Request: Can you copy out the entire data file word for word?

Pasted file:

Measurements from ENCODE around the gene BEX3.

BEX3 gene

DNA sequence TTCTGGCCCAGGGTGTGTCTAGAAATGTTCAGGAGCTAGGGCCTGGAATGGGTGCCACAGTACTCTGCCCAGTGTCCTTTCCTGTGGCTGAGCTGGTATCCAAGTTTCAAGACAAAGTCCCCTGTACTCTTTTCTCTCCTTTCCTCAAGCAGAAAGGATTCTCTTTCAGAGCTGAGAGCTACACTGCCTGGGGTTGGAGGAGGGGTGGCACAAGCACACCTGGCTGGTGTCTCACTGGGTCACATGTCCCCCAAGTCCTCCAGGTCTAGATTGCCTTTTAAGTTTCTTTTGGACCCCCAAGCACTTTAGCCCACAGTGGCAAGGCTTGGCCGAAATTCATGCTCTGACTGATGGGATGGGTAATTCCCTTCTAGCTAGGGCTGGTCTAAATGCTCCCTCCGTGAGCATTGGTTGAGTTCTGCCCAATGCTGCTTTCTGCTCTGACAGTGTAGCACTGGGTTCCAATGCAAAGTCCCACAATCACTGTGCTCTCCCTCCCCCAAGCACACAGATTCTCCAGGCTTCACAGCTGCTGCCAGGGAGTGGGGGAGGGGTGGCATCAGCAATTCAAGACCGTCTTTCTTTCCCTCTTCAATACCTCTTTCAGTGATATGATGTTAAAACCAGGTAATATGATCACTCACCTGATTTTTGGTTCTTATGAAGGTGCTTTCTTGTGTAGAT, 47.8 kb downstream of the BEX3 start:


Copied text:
Measurements from ENCODE around the gene BEX3.

BEX3 gene

DNA sequence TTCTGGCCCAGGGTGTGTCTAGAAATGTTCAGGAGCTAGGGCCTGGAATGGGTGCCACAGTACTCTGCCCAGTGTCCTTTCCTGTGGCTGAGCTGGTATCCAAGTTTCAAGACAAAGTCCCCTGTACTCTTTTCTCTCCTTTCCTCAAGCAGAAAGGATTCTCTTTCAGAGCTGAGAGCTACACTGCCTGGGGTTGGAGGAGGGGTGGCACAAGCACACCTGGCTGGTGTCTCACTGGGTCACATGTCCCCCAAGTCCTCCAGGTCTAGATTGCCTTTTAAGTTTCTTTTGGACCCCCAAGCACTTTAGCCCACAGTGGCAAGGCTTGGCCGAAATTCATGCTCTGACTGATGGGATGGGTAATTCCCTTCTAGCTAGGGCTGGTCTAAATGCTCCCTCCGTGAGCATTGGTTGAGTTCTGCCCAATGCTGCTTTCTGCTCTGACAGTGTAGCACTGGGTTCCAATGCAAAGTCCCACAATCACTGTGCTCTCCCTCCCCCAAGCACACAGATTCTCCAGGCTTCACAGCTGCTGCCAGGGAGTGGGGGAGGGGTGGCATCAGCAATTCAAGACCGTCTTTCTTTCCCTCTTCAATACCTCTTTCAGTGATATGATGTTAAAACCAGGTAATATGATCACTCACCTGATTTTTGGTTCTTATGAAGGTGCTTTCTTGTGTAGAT, 47.8 kb downstream of the BEX3 start: